Women…people like me
Tortured, humiliated, hated, used
Images burned into your brain.
How could you think they would not show in your eyes?

Did you ever imagine,
The first time you picked up a dirty picture
That you were dooming all intimacy between us
Shipwrecking your marriage
Breaking the heart of a wife you wouldn’t meet for many years?

If it stopped here, I could bear it.
But you brought the evil into our home
And our little boys found it.
Six and eight years old.
I heard them laughing, I found them ogling.

Hands bound, mouth gagged.
Fisheye photo, contorting reality
Distorting the woman into exaggerated breasts.
The haunted eyes, windows of a tormented soul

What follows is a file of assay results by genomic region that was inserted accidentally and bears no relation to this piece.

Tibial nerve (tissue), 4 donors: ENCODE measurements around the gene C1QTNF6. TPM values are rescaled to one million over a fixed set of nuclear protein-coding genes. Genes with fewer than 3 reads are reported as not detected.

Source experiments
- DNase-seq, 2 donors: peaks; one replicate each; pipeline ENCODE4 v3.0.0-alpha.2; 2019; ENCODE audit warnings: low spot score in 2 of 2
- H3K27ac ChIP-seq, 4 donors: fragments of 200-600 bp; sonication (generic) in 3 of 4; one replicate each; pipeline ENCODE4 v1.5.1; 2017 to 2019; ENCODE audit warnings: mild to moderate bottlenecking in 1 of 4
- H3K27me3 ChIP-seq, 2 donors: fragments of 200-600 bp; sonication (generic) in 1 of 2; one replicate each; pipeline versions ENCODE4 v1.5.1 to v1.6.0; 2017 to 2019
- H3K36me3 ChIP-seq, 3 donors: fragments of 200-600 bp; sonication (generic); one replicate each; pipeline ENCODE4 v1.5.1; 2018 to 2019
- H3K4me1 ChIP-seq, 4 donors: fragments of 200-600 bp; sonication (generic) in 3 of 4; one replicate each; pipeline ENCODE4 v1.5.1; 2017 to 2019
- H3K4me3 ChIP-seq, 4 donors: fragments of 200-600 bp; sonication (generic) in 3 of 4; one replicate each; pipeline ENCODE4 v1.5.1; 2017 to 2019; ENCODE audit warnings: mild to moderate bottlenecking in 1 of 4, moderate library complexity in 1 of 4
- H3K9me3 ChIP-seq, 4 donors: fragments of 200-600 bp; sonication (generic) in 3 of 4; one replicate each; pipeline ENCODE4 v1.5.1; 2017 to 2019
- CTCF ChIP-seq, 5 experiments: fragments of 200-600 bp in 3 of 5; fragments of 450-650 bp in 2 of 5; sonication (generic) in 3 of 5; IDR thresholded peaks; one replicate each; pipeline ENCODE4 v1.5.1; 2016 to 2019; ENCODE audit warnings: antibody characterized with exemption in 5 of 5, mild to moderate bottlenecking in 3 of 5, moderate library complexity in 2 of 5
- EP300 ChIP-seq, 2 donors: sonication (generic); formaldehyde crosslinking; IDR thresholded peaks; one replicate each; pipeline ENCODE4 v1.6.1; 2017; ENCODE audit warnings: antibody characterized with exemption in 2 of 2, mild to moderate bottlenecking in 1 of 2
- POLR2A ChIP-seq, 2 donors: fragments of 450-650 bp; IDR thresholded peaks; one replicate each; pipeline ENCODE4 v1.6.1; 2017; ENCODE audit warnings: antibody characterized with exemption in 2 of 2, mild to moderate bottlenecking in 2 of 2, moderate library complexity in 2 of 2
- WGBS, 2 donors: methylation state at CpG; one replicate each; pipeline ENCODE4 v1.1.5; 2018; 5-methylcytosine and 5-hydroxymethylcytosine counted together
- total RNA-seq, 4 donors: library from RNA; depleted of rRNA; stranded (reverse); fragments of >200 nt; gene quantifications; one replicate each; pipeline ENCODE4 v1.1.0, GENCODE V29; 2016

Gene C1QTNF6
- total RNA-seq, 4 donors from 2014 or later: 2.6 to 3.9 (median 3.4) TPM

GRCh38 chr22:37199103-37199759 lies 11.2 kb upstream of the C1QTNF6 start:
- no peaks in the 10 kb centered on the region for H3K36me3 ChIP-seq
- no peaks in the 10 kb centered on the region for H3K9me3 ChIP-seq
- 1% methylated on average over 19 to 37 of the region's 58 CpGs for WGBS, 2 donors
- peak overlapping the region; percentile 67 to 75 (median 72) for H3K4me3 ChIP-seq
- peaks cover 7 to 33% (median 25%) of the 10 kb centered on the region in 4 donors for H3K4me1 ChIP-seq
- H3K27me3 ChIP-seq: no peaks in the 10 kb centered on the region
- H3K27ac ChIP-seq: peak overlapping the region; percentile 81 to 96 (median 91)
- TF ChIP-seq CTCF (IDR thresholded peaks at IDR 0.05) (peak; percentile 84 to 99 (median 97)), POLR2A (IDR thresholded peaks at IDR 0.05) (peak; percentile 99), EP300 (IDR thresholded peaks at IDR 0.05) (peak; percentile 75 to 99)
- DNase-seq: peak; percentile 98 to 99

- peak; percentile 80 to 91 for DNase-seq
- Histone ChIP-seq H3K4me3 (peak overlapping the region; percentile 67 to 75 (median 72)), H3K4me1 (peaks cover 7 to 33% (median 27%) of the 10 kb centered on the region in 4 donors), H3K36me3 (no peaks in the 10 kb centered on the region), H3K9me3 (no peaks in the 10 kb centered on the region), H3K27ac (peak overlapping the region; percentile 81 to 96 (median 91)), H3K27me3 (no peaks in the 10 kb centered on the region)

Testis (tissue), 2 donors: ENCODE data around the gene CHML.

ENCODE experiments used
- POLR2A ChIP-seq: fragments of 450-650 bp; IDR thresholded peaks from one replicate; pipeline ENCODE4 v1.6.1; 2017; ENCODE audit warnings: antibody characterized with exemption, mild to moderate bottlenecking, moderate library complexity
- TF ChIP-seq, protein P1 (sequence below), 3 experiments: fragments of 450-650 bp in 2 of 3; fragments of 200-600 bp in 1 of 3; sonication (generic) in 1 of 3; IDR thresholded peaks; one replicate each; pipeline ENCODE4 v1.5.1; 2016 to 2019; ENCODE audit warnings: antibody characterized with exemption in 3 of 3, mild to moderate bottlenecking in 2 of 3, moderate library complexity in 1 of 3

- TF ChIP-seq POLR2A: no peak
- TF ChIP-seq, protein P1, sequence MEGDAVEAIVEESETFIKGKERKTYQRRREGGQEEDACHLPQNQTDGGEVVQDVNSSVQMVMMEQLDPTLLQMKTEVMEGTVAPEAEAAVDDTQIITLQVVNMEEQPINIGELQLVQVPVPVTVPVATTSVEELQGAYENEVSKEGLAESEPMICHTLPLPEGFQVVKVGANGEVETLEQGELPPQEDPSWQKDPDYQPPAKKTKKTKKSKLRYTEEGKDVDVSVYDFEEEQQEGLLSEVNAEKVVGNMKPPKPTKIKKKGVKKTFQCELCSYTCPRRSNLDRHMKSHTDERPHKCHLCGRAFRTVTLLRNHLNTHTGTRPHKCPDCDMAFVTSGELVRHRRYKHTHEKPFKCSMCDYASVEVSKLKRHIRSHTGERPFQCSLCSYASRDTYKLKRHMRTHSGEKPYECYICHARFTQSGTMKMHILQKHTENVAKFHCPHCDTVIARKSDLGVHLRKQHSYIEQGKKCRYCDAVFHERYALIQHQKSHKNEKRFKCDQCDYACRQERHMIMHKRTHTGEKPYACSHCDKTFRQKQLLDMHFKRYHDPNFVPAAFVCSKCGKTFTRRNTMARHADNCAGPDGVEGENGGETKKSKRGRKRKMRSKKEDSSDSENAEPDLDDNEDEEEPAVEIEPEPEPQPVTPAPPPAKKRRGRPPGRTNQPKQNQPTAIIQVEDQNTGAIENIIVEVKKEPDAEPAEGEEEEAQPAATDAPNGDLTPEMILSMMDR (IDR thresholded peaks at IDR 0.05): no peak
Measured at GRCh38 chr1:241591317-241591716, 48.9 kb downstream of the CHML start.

Warped by the lens into the background,
Because souls don’t matter, only bodies do
To men who consume them.

Little boys
My little boys
Laughing and ogling the sexual torture
Of a woman, a woman like me.
Someone like me.

An image burned into their brains.

Will their wives’ souls have to run and hide like mine does?
When does it end?

I can tell you this. It has not ended in your soul.
It has eaten you up. It is cancer.
Do you think you can feed on a diet of hatred
And come out of your locked room to love?

You say the words, but love has no meaning in your mouth
When hatred rules in your heart.
Your cruelty has eaten up every vestige of the man
I thought I was marrying.
Did you ever dream it would so consume you
That your wife and children would live in fear of your rage?

That is what you have become
Feeding your soul on poison.

I’ve never used porn.
But it has devastated my marriage, my family, my world.

Was it worth it?